On this page
Build a JWT for Client Authentication
This guide explains how to build a self-signed JSON Web Token (JWT) that is used throughout Okta. For example, when you make requests to Okta API endpoints that require client authentication, you can optionally use a JWT for additional security.
Note: JWTs allow claims, such as user data, to be represented in a secure manner, helping to ensure trust and security in your app. JWTs are an open standard, and there are various libraries available that allow you to create, verify, and inspect them.
- Build a signed JWT for request authentication to OpenID Connect endpoints.
- Understand which claims are required in your JWT payload.
- Sign the JWT with a shared secret or a private key.
There are two types of self-signed JWT assertions that you can build for use when you make requests to endpoints that require client authentication:
- JWT With a Shared Key (
- JWT With a Private Key (
The difference between building these two types of assertions is the algorithm and key used to sign the JWT.
Which JWT type that you use depends on the client authentication method configured in your OAuth 2.0 client application. See Client Authentication Methods for more information on the supported methods and when to use them.
Note: To create a client application and specify either the
private_key_jwtauthentication method, see the Add OAuth 2.0 Client Application API reference section. To change the client authentication method of an existing app, see the Update the Client Authentication Method API reference section.
Tip: Don't know which method is configured for your client app? You can quickly check the settings by doing a GET to
When you create a JWT assertion claim for client authentication (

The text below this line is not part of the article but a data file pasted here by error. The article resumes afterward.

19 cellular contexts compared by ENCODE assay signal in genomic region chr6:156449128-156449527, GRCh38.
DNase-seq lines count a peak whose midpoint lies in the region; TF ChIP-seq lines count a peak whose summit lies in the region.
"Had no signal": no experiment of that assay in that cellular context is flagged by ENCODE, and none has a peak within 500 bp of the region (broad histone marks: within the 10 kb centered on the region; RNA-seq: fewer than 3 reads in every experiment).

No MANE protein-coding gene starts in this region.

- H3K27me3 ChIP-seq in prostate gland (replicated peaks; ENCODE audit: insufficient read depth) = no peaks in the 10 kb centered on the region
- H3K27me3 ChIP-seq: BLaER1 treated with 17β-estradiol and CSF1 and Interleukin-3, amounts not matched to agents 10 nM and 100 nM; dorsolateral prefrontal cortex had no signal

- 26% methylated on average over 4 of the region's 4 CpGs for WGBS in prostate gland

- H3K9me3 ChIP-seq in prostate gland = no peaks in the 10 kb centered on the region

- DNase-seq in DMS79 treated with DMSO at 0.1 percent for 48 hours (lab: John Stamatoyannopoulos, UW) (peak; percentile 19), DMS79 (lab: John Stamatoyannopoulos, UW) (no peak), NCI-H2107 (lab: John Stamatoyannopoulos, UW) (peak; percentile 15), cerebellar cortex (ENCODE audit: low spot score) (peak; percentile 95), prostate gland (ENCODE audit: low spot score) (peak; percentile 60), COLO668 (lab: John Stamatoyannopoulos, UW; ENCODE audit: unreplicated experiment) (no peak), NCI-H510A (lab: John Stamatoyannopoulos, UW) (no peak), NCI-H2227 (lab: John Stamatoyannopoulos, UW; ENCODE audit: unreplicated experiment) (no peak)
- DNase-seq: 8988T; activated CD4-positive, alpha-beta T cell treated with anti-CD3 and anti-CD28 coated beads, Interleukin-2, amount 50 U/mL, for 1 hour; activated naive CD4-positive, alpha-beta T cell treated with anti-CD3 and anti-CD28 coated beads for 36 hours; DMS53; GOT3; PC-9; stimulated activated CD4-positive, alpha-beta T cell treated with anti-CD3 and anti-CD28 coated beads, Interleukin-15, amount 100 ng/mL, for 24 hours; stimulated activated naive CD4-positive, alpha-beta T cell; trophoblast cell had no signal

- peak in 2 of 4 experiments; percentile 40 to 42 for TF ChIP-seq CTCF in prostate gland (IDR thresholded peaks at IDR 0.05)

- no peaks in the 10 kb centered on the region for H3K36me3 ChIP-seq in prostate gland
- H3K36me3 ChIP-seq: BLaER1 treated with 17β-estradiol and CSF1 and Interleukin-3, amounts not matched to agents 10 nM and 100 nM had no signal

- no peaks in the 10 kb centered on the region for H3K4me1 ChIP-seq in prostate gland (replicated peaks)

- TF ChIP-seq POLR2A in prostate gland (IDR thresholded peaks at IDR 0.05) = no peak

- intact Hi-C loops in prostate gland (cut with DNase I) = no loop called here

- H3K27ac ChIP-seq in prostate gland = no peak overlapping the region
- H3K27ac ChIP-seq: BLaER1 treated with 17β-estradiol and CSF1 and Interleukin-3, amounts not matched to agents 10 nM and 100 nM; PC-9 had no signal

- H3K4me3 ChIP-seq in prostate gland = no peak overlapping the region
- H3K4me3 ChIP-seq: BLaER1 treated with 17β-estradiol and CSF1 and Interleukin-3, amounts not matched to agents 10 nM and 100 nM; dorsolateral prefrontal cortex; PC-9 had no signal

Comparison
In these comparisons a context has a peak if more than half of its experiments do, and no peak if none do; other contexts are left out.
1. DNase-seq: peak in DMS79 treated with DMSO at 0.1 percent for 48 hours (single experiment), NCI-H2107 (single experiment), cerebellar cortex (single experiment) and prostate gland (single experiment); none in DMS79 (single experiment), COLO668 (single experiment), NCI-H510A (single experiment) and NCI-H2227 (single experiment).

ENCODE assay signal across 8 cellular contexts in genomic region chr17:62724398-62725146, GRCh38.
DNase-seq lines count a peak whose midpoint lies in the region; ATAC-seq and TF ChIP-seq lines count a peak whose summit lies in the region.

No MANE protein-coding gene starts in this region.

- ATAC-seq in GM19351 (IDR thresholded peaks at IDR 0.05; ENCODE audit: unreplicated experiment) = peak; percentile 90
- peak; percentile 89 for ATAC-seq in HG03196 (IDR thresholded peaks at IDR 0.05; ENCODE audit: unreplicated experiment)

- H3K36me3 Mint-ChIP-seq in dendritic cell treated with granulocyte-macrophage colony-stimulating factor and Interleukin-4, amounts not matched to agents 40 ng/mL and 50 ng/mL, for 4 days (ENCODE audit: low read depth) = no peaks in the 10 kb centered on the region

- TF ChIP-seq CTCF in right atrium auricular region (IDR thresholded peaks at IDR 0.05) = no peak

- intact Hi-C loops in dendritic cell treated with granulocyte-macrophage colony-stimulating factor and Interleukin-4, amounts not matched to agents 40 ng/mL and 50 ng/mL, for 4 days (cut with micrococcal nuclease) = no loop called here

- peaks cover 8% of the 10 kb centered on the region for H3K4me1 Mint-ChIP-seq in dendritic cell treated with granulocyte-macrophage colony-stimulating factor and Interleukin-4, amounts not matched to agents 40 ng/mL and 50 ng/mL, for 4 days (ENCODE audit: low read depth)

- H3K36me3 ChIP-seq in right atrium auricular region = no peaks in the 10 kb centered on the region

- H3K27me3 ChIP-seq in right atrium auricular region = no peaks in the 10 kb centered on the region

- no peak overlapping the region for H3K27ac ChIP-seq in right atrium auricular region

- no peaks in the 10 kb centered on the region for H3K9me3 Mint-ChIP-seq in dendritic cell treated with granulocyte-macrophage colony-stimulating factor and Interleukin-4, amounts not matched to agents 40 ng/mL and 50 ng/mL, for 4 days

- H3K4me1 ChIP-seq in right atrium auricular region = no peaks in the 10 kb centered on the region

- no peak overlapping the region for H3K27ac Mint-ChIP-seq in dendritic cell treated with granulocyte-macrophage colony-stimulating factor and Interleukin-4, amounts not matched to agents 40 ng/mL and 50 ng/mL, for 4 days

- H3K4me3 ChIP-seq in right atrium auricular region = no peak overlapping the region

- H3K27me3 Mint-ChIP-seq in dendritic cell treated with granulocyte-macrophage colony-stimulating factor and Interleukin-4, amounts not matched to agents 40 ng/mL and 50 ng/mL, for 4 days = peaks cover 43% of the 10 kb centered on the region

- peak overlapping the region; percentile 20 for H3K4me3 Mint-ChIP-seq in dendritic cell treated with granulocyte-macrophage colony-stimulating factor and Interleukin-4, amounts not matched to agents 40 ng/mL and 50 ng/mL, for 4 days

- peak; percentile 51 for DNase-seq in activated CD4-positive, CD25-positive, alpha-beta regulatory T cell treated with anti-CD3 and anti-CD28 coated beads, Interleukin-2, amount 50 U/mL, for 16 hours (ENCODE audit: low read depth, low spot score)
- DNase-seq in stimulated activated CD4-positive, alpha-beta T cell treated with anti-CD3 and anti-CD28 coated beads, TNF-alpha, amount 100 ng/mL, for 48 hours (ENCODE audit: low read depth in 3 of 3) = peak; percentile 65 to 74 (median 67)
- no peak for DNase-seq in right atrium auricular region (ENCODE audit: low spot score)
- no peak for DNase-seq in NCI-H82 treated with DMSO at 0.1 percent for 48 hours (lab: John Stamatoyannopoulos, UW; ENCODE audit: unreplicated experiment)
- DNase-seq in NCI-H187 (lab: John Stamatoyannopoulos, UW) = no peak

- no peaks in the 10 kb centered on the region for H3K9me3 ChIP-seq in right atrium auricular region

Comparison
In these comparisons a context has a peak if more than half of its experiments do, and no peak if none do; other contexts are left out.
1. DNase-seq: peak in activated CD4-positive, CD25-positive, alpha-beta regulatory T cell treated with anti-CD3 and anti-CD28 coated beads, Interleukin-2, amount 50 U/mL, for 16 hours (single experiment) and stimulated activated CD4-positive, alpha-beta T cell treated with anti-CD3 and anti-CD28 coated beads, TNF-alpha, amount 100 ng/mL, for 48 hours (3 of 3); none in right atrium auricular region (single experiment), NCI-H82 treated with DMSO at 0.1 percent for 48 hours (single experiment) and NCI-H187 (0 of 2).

private_key_jwt), gather claims information for the payload section of the JWT. Claims are statements about the entity, which is typically a user and any additional data.
|aud||Required. The full URL of the resource that you're trying to access using the JWT to authenticate. For example: ||String|
|exp||Required. The token expiration time in seconds since January 1, 1970 UTC (UNIX timestamp), for example, ||Integer|
|iss||Required. The issuer of the token. This value must be the same as the ||String|
|sub||Required. The subject of the token. This value must be the same as the ||String|
|jti||Optional. The unique token identifier. If you specify this parameter, the token can only be used once and, as a result, subsequent token requests won't succeed.||String|
|iat||Optional. When the token was issued in seconds since January 1, 1970 UTC (UNIX timestamp), for example, ||Integer|
If you configured your application to use the
client_secret_jwt client authentication method, then you want to build a JWT that you sign with the
client_secret using an HMAC SHA algorithm (HS256, HS384, or HS512).
If you configured your client to use the
private_key_jwt client authentication method, then you want to build a JWT that you sign with your private key using an RSA or ECDSA algorithm (RS256, RS384, RS512, ES256, ES384, ES512).